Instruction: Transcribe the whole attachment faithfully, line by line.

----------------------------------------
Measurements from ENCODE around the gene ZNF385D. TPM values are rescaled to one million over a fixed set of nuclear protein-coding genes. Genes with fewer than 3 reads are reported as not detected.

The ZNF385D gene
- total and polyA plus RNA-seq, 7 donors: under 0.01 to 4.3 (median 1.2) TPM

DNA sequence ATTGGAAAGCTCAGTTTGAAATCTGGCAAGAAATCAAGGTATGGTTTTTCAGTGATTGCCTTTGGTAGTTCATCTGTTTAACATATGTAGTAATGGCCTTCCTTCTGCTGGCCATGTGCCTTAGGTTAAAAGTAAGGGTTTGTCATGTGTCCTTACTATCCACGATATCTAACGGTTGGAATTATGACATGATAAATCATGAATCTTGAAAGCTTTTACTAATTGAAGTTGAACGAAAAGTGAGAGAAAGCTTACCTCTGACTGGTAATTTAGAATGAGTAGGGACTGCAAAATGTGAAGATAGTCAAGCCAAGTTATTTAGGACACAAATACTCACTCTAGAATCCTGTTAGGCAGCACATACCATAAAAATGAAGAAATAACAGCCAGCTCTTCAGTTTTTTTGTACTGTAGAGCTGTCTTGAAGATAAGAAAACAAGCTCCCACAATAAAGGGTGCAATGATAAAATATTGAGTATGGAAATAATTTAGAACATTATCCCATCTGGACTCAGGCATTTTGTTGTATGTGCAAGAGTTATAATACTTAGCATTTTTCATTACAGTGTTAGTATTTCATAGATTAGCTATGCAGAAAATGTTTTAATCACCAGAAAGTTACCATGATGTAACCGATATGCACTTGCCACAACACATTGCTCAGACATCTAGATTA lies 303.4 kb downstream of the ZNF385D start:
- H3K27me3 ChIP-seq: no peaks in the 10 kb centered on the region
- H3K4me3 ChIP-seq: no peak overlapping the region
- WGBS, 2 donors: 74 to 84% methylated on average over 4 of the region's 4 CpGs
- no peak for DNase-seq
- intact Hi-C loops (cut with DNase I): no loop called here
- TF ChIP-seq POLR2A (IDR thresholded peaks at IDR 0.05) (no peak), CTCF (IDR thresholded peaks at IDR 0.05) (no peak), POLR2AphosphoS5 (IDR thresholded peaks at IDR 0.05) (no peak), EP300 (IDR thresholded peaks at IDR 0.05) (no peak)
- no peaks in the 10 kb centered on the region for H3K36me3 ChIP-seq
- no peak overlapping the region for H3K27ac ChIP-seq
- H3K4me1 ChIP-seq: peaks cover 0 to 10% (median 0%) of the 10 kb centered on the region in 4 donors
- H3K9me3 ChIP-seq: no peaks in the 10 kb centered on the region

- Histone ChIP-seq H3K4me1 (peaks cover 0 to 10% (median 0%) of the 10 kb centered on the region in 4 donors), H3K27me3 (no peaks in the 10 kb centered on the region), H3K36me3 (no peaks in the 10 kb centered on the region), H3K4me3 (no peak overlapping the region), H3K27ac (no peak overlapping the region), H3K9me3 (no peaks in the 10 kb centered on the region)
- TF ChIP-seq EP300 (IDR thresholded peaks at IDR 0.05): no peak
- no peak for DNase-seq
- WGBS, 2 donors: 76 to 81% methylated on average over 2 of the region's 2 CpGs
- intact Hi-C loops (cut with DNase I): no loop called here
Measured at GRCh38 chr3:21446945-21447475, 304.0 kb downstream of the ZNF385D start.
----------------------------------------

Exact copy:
Measurements from ENCODE around the gene ZNF385D. TPM values are rescaled to one million over a fixed set of nuclear protein-coding genes. Genes with fewer than 3 reads are reported as not detected.

The ZNF385D gene
- total and polyA plus RNA-seq, 7 donors: under 0.01 to 4.3 (median 1.2) TPM

DNA sequence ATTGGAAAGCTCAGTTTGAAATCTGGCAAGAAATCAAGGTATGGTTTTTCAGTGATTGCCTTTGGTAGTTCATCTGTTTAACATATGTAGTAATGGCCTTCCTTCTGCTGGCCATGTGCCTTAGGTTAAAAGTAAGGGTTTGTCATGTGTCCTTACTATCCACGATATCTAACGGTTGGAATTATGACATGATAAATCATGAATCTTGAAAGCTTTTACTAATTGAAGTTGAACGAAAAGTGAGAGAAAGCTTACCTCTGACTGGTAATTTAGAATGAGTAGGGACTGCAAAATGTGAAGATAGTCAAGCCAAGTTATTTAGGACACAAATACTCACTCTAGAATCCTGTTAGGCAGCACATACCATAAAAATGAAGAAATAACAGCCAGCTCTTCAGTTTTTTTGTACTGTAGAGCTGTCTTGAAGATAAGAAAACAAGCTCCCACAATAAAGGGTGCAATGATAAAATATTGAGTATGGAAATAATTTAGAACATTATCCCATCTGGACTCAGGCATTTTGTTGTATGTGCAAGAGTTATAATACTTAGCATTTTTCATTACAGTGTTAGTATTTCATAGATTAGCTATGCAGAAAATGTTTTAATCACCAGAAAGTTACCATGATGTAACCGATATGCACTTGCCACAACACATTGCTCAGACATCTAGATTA lies 303.4 kb downstream of the ZNF385D start:
- H3K27me3 ChIP-seq: no peaks in the 10 kb centered on the region
- H3K4me3 ChIP-seq: no peak overlapping the region
- WGBS, 2 donors: 74 to 84% methylated on average over 4 of the region's 4 CpGs
- no peak for DNase-seq
- intact Hi-C loops (cut with DNase I): no loop called here
- TF ChIP-seq POLR2A (IDR thresholded peaks at IDR 0.05) (no peak), CTCF (IDR thresholded peaks at IDR 0.05) (no peak), POLR2AphosphoS5 (IDR thresholded peaks at IDR 0.05) (no peak), EP300 (IDR thresholded peaks at IDR 0.05) (no peak)
- no peaks in the 10 kb centered on the region for H3K36me3 ChIP-seq
- no peak overlapping the region for H3K27ac ChIP-seq
- H3K4me1 ChIP-seq: peaks cover 0 to 10% (median 0%) of the 10 kb centered on the region in 4 donors
- H3K9me3 ChIP-seq: no peaks in the 10 kb centered on the region

- Histone ChIP-seq H3K4me1 (peaks cover 0 to 10% (median 0%) of the 10 kb centered on the region in 4 donors), H3K27me3 (no peaks in the 10 kb centered on the region), H3K36me3 (no peaks in the 10 kb centered on the region), H3K4me3 (no peak overlapping the region), H3K27ac (no peak overlapping the region), H3K9me3 (no peaks in the 10 kb centered on the region)
- TF ChIP-seq EP300 (IDR thresholded peaks at IDR 0.05): no peak
- no peak for DNase-seq
- WGBS, 2 donors: 76 to 81% methylated on average over 2 of the region's 2 CpGs
- intact Hi-C loops (cut with DNase I): no loop called here
Measured at GRCh38 chr3:21446945-21447475, 304.0 kb downstream of the ZNF385D start.